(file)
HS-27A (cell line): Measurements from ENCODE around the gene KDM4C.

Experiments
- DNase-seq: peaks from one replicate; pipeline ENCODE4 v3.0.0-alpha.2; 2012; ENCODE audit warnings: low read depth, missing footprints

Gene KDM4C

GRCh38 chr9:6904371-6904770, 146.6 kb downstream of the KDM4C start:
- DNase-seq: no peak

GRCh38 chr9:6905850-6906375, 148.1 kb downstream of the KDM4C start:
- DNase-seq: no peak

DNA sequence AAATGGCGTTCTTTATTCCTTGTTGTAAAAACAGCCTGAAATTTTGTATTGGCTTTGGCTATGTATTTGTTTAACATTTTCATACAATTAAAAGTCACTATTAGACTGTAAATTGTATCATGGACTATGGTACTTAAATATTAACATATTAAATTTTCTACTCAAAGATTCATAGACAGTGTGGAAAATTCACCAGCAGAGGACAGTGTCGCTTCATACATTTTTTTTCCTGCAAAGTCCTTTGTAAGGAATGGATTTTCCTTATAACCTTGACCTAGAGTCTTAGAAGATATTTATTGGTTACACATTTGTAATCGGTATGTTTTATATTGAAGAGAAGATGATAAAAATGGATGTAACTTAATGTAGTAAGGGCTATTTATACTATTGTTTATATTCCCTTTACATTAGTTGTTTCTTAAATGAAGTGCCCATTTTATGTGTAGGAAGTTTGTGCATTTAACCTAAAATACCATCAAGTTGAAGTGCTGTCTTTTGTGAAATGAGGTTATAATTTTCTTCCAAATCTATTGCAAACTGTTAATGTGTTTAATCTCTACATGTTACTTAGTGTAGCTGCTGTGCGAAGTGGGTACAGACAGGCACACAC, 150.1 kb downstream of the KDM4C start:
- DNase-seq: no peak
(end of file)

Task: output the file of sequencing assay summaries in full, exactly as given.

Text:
HS-27A (cell line): Measurements from ENCODE around the gene KDM4C.

Experiments
- DNase-seq: peaks from one replicate; pipeline ENCODE4 v3.0.0-alpha.2; 2012; ENCODE audit warnings: low read depth, missing footprints

Gene KDM4C

GRCh38 chr9:6904371-6904770, 146.6 kb downstream of the KDM4C start:
- DNase-seq: no peak

GRCh38 chr9:6905850-6906375, 148.1 kb downstream of the KDM4C start:
- DNase-seq: no peak

DNA sequence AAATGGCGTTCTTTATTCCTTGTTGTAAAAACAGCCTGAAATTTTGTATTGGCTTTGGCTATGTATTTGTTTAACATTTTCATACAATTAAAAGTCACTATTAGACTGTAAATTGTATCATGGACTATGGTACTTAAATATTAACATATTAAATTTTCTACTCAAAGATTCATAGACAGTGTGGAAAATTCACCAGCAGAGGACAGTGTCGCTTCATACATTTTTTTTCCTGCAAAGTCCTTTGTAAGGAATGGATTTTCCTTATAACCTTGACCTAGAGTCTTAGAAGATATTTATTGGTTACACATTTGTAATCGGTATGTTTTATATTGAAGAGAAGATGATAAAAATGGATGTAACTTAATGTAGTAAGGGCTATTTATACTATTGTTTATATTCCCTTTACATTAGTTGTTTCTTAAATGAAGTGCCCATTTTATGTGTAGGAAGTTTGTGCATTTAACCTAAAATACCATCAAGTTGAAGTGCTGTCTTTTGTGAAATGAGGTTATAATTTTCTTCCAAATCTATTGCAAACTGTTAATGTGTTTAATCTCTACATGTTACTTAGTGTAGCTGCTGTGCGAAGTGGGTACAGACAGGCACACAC, 150.1 kb downstream of the KDM4C start:
- DNase-seq: no peak